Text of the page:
Taking its inspiration from magical realism, Southern Gothic, Tennessee Williams, and much more — act five of Kentucky Route Zero presents an unusual collage of touchstones for a young art form generally consumed with self-references.
With dripping, creaking, flowing, artist Katie Wood and scientist Grant Macdonald build an uncanny aural simulacrum of a melting continent.
Academia often treats migrants as homogenous. Social media provides a way to present their narratives in an open and empowering manner.
The new game Telling Lies turns players into detectives, having them sort through surveillance footage to understand what to look for and find the truth.
YouTube creator Syrmor talks to people in an online social game. Their stories are often harrowing and emotional — even though they’re coming from the mouths of cartoon characters.
Currently, a broad part of online communication consists of people reinterpreting a shared pool of references. There’s no better showcase for this than various subcultures putting their own spins on popular memes.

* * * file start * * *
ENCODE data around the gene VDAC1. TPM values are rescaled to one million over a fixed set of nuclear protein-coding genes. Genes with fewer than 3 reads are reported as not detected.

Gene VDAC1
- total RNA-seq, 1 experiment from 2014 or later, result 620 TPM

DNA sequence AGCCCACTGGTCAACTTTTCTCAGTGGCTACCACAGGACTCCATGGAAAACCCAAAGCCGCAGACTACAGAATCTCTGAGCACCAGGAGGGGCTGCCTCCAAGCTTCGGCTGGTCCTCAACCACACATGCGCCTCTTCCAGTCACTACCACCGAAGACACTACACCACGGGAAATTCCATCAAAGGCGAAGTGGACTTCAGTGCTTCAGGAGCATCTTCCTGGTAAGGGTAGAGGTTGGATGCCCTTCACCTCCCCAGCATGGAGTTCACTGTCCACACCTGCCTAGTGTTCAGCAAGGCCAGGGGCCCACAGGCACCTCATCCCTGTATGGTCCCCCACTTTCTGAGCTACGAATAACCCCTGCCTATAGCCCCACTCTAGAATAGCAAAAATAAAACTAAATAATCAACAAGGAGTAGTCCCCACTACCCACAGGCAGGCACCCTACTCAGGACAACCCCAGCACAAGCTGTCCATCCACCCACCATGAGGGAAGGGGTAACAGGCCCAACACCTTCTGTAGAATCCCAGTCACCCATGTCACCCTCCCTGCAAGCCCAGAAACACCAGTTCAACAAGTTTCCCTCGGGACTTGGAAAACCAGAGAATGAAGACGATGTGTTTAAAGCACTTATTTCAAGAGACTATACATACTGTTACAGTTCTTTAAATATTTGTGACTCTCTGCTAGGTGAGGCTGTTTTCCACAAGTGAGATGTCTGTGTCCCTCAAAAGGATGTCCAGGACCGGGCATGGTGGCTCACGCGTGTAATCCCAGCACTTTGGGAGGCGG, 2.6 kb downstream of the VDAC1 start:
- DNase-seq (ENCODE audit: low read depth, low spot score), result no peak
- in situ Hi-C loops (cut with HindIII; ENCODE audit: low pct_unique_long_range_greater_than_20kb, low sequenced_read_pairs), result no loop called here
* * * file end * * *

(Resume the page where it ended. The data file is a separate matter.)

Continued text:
The Gray Area Festival’s attractions like Inferno and the ISM Hexadome drew upon images of hell and Thom Yorke to illustrate its vision of audience-participatory art, but the festival itself demonstrated that technology alone is not enough.
Across social media, various players love to test game realism. What do the limits of this realism say about the future of the medium?
Many channels have made popular videos about “scary” things like abandoned asylums or amusement parks. But there is a different trend which reveals the mundane decay of the suburbs.
A van Gogh might be impossible for most of us to own in real life, but this computer game makes it a simple transaction
As someone deeply skeptical of technologically aided “interactive” art, I found this to be a thoroughly novel and captivating experience.
Tamiko Thiel’s “Unexpected Growth” is an augmented reality installation on the future of oceans and climate change.